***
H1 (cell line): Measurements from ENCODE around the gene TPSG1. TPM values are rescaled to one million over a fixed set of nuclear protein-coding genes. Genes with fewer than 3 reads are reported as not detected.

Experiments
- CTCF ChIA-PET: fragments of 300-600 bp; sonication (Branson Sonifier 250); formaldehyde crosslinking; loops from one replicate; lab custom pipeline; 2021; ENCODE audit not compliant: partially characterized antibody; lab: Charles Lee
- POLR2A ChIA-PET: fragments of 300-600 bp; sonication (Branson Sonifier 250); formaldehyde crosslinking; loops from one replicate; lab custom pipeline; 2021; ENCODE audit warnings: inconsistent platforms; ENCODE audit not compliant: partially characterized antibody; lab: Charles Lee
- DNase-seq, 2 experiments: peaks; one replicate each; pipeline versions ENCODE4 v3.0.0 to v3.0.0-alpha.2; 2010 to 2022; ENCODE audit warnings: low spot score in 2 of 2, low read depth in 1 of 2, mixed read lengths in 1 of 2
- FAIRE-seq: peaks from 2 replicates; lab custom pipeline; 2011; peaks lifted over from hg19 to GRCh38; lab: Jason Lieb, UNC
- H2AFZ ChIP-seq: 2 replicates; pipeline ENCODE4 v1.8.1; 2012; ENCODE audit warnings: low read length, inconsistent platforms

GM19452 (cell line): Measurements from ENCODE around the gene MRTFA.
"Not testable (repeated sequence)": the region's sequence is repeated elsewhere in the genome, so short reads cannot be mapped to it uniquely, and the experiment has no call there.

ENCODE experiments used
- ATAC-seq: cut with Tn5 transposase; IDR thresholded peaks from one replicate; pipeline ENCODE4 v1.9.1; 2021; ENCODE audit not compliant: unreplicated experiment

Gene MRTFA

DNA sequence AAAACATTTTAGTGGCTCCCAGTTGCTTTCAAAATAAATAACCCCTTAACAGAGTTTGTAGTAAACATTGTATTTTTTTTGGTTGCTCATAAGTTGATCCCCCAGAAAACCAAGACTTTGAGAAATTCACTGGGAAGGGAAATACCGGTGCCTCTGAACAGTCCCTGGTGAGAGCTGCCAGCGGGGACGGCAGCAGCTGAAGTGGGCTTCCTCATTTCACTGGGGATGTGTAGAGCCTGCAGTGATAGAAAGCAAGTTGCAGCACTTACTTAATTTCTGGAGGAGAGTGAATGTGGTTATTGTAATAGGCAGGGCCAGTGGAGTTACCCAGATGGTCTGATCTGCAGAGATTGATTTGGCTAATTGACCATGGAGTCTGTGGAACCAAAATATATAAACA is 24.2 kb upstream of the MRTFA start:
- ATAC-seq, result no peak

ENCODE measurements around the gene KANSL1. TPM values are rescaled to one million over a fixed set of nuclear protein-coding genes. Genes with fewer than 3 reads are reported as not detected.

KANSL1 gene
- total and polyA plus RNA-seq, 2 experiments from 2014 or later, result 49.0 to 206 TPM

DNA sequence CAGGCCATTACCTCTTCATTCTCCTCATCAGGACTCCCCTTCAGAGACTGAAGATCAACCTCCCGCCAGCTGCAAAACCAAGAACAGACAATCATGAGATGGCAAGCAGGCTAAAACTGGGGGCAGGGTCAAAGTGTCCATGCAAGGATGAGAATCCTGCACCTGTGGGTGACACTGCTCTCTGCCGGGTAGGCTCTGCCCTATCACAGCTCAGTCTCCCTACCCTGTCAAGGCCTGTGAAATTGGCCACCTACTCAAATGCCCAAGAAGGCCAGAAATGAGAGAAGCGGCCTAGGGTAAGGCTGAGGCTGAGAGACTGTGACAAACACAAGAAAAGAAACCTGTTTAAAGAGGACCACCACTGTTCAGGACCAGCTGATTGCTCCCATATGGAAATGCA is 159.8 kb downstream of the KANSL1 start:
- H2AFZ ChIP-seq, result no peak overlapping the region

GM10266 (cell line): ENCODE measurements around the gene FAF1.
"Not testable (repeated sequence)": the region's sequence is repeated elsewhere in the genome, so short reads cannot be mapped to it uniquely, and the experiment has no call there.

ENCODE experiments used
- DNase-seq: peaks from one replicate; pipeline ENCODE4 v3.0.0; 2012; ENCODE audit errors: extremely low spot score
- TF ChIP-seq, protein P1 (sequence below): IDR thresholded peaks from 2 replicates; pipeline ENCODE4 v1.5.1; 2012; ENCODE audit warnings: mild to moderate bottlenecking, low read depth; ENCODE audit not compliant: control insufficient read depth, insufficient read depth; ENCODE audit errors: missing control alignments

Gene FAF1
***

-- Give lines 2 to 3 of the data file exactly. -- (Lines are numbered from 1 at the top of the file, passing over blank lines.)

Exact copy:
Experiments
- CTCF ChIA-PET: fragments of 300-600 bp; sonication (Branson Sonifier 250); formaldehyde crosslinking; loops from one replicate; lab custom pipeline; 2021; ENCODE audit not compliant: partially characterized antibody; lab: Charles Lee